GE, in partnership with Oak Ridge National Laboratory (ORNL), and PARC, a Xerox company, have been awarded more than $1.3 million in funding from ARPA-E’s DIFFERENTIATE (Design Intelligence Fostering Formidable Energy Reduction (and) Enabling Novel Totally Impactful Advanced Technology Enhancements) programme, for a project to reduce the timeline for designing and validating metal additively manufactured components by as much as 65%.
Achieving such speeds would make metal Additive Manufacturing faster than some traditional manufacturing processes, paving the way for the much broader proliferation of the technology in turbomachinery product design.
Today, the design of new components for complex power products such as jet engines, wind turbines and gas turbines involves dozens of experts in the various structural, thermal and fluid properties that apply to them. When designing a new component for AM, a wide variety of factors must be considered such as how well its material composition responds to heat and stresses, or how its design impacts airflow or aerodynamic performance. Pulling this expertise together and later validating a part can take between two and five years.
Researchers from GE, ORNL and PARC explained that they believe they can reduce the overall timeline for creating and validating new AM part designs by more than half, which would make AM faster than traditional casting. Brent Brunell, leader of GE Research’s Additive efforts, stated, “One of the keys to enabling the widespread use and benefits of 3D printing is the reduction of the time it takes to create and validate defect-free 3D component designs. Using multi-physics enabled tools and AI, we think we can beat the timeline for some traditional manufacturing processes by automating the entire process.”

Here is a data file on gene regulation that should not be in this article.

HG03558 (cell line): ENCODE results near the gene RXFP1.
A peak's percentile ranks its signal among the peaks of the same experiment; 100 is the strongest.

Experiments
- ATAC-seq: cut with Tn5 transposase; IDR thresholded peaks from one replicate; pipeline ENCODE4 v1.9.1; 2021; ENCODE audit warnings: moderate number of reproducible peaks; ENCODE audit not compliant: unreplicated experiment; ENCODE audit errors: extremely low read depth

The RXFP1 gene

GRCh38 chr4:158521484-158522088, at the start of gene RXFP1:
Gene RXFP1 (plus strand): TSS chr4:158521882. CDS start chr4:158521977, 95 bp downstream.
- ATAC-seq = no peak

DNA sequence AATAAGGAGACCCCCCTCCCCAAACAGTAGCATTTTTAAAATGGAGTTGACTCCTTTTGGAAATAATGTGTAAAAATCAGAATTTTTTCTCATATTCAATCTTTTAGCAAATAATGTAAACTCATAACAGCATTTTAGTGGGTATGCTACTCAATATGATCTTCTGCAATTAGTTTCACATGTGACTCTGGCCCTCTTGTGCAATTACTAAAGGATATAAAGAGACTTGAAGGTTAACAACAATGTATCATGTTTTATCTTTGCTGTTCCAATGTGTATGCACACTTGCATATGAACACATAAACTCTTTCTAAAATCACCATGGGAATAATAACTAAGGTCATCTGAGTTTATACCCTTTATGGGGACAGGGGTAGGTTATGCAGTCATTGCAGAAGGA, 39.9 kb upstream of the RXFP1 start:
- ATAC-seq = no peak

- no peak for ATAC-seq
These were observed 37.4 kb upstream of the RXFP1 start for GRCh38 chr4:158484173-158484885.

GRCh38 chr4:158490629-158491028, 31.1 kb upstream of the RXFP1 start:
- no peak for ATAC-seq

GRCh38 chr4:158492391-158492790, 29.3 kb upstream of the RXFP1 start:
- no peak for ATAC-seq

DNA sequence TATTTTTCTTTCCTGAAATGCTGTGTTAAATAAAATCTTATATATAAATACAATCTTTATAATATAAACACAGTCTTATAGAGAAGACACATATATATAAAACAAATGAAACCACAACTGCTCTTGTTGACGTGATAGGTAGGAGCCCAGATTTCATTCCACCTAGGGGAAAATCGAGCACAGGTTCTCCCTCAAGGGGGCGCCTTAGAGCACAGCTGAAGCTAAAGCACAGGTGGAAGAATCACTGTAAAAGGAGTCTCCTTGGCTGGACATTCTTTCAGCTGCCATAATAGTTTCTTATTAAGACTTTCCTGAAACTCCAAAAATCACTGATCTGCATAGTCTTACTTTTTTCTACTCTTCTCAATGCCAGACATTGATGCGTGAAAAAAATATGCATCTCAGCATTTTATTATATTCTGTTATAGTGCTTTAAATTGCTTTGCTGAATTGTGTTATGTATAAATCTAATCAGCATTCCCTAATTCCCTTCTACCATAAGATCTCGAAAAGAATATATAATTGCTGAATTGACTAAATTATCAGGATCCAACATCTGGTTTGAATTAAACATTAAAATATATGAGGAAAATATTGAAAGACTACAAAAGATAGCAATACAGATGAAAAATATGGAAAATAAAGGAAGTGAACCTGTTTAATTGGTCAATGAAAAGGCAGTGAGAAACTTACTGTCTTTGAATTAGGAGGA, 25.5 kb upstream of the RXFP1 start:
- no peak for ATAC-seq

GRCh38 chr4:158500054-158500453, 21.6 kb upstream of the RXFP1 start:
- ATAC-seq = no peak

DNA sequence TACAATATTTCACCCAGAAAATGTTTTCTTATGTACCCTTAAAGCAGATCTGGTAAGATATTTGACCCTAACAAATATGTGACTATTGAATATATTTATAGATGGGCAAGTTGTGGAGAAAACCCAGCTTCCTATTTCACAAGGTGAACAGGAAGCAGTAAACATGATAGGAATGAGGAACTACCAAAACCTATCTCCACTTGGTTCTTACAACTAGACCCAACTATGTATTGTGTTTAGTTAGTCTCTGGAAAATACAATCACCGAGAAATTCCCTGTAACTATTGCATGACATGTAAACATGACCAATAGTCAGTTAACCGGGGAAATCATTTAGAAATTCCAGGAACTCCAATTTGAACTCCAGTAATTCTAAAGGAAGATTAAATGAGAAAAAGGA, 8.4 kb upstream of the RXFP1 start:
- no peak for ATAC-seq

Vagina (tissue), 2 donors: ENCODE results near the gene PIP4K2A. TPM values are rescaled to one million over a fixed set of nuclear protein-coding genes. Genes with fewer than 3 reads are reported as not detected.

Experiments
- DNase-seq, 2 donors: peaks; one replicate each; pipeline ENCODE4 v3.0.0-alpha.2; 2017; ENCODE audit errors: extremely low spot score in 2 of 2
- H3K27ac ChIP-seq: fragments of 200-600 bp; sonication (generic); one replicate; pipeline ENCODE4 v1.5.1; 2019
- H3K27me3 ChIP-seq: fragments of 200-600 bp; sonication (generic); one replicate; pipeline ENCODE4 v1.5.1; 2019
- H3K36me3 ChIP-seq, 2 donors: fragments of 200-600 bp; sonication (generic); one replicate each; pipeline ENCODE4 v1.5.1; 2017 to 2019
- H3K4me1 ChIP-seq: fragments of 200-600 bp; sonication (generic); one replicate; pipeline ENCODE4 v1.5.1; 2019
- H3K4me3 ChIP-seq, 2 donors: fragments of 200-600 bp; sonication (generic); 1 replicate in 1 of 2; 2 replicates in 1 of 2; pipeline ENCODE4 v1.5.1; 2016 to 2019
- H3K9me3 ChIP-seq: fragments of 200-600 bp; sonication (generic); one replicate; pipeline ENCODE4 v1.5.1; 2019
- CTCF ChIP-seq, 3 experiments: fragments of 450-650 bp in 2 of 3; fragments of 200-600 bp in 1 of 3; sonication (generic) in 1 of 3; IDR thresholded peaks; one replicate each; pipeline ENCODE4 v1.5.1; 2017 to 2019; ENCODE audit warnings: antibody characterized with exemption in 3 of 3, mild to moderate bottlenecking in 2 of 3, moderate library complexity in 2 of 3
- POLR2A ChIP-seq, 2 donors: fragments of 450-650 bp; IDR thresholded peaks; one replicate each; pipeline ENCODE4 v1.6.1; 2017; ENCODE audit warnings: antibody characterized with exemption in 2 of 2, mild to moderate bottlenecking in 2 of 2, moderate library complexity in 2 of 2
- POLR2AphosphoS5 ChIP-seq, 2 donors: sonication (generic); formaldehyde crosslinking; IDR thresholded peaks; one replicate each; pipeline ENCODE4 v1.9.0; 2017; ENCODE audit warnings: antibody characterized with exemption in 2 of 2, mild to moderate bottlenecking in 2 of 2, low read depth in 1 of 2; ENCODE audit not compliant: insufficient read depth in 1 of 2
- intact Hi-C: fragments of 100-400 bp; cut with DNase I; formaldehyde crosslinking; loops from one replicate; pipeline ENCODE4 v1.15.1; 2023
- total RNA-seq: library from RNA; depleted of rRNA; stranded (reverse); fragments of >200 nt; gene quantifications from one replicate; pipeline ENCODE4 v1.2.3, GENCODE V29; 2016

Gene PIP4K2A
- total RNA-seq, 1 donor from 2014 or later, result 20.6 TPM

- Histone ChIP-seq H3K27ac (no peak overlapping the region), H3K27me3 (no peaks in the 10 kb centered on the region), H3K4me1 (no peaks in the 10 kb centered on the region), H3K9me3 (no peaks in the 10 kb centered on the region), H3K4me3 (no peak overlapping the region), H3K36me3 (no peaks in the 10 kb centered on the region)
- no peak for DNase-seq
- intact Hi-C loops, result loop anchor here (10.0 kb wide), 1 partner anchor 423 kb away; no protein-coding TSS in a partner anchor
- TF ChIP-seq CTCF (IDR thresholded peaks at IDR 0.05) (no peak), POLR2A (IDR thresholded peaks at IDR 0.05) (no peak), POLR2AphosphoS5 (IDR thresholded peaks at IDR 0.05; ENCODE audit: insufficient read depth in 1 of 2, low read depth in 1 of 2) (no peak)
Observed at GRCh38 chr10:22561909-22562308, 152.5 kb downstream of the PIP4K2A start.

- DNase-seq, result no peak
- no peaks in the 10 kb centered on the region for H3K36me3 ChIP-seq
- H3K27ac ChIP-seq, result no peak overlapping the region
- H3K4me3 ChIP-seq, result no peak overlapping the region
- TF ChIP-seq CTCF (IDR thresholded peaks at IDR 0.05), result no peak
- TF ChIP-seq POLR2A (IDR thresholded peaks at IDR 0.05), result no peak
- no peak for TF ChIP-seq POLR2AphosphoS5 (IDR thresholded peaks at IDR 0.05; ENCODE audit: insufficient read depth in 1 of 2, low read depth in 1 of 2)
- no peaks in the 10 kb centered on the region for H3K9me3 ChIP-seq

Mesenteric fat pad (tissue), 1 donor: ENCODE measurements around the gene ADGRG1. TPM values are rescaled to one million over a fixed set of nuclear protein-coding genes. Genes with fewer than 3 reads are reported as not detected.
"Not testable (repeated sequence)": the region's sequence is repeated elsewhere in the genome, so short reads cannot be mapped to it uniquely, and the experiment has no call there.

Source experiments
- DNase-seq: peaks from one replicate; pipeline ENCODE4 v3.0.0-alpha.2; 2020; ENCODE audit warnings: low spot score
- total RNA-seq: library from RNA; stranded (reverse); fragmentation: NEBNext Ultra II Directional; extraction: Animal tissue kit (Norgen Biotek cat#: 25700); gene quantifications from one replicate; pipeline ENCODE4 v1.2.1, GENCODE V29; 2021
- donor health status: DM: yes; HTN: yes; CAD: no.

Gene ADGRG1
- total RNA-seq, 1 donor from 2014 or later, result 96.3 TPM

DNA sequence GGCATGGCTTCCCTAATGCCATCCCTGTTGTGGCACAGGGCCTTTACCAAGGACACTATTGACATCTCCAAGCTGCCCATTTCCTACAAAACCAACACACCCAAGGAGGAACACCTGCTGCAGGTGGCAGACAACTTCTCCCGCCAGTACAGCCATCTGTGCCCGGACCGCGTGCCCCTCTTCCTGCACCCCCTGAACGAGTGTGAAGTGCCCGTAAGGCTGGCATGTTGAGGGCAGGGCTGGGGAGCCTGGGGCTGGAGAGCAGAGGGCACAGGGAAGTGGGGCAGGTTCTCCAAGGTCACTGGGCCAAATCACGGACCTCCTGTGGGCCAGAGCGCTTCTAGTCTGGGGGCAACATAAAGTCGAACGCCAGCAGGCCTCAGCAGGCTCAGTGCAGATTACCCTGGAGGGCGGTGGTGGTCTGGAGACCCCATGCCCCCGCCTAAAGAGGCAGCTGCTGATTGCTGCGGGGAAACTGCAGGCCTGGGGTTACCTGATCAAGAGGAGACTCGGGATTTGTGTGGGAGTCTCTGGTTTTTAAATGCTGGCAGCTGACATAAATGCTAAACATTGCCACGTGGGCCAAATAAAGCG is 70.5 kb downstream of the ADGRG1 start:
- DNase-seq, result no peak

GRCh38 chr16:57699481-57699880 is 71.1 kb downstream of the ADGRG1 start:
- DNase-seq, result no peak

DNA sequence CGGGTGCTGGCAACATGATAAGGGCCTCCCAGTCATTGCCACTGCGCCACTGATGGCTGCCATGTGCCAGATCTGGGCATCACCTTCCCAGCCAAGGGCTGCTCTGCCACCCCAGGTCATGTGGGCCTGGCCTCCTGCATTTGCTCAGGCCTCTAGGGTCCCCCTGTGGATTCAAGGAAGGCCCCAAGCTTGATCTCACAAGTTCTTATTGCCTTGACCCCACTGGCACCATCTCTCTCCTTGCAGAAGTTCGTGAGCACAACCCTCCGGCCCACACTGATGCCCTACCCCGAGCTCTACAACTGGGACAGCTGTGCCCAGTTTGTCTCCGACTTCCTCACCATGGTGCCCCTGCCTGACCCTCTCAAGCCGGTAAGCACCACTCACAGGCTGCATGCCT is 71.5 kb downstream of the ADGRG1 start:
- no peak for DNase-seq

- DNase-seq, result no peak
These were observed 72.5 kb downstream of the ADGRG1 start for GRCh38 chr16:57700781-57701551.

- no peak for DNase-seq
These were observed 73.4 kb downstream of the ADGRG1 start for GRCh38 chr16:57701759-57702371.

Brunell explained that the optimisation of structural characteristics has already been automated, but has not extended to a part’s thermal and fluid properties. On this project, researchers from GE and PARC will seek to incorporate all three, using AI to automatically generate surrogate models from additive producibility data and seamlessly integrate it with multi-physics design optimisation techniques.
The team will use the Summit supercomputer at the Oak Ridge Leadership Computing Facility at ORNL to create these AI-based surrogates with very high precision. In addition, ORNL’s High Flux Isotope Reactor will be used to analyse additively manufactured components and generate the data necessary for training and evaluating AI-based models.
“This is the type of project that leverages the unique capabilities at ORNL – experimental and computational facilities – as well as expertise in computational science and Additive Manufacturing,” commented John Turner, Computational Engineering Program Director at ORNL.
The programme will culminate in the demonstration of a defect-free, high-performance additively manufactured multi-functional design capable of withstanding high temperatures and stresses with improved performance vs conventional casting. According to Saigopal Nelaturi, Manager of Computation for Automation in Systems Engineering area in the System Sciences Lab at PARC, “The combination of model-based and data-driven AI to accelerate generative design is a key innovation that will dramatically reduce the time to synthesise and fabricate quality parts.
“Surrogate models (built using machine learning) that encapsulate complex couplings between process physics and part quality will help guide the optimisation models in feasible regions of very high dimensional design spaces,” Nelaturi explained. “This combination of AI techniques enables automatic multi-functional part synthesis to meet real-world application demands, for which AM can provide truly novel solutions.”